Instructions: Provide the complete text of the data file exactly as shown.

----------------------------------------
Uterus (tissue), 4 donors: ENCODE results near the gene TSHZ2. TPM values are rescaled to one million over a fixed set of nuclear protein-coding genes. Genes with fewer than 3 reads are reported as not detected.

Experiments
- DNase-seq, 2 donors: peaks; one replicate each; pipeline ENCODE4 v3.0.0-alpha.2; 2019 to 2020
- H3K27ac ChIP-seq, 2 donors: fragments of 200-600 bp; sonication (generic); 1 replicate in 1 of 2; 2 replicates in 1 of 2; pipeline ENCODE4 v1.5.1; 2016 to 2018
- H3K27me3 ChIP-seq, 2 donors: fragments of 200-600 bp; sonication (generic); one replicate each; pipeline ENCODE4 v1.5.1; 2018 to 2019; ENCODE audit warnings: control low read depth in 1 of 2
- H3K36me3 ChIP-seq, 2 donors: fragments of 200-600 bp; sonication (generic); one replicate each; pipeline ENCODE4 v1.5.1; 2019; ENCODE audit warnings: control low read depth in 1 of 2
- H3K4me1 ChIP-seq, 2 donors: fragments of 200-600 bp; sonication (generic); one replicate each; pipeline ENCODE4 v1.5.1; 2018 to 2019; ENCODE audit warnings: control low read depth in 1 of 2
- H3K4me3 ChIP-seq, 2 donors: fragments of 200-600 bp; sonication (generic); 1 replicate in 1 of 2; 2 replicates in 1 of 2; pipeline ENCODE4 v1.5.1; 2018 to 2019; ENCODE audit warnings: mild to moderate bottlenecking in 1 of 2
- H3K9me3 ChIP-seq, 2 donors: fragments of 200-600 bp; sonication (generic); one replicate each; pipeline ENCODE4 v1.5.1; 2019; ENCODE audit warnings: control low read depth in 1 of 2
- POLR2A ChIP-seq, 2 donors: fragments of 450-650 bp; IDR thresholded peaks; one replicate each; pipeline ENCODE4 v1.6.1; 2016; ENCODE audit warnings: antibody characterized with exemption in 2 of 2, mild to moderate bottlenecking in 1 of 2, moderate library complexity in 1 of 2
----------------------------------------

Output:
Uterus (tissue), 4 donors: ENCODE results near the gene TSHZ2. TPM values are rescaled to one million over a fixed set of nuclear protein-coding genes. Genes with fewer than 3 reads are reported as not detected.

Experiments
- DNase-seq, 2 donors: peaks; one replicate each; pipeline ENCODE4 v3.0.0-alpha.2; 2019 to 2020
- H3K27ac ChIP-seq, 2 donors: fragments of 200-600 bp; sonication (generic); 1 replicate in 1 of 2; 2 replicates in 1 of 2; pipeline ENCODE4 v1.5.1; 2016 to 2018
- H3K27me3 ChIP-seq, 2 donors: fragments of 200-600 bp; sonication (generic); one replicate each; pipeline ENCODE4 v1.5.1; 2018 to 2019; ENCODE audit warnings: control low read depth in 1 of 2
- H3K36me3 ChIP-seq, 2 donors: fragments of 200-600 bp; sonication (generic); one replicate each; pipeline ENCODE4 v1.5.1; 2019; ENCODE audit warnings: control low read depth in 1 of 2
- H3K4me1 ChIP-seq, 2 donors: fragments of 200-600 bp; sonication (generic); one replicate each; pipeline ENCODE4 v1.5.1; 2018 to 2019; ENCODE audit warnings: control low read depth in 1 of 2
- H3K4me3 ChIP-seq, 2 donors: fragments of 200-600 bp; sonication (generic); 1 replicate in 1 of 2; 2 replicates in 1 of 2; pipeline ENCODE4 v1.5.1; 2018 to 2019; ENCODE audit warnings: mild to moderate bottlenecking in 1 of 2
- H3K9me3 ChIP-seq, 2 donors: fragments of 200-600 bp; sonication (generic); one replicate each; pipeline ENCODE4 v1.5.1; 2019; ENCODE audit warnings: control low read depth in 1 of 2
- POLR2A ChIP-seq, 2 donors: fragments of 450-650 bp; IDR thresholded peaks; one replicate each; pipeline ENCODE4 v1.6.1; 2016; ENCODE audit warnings: antibody characterized with exemption in 2 of 2, mild to moderate bottlenecking in 1 of 2, moderate library complexity in 1 of 2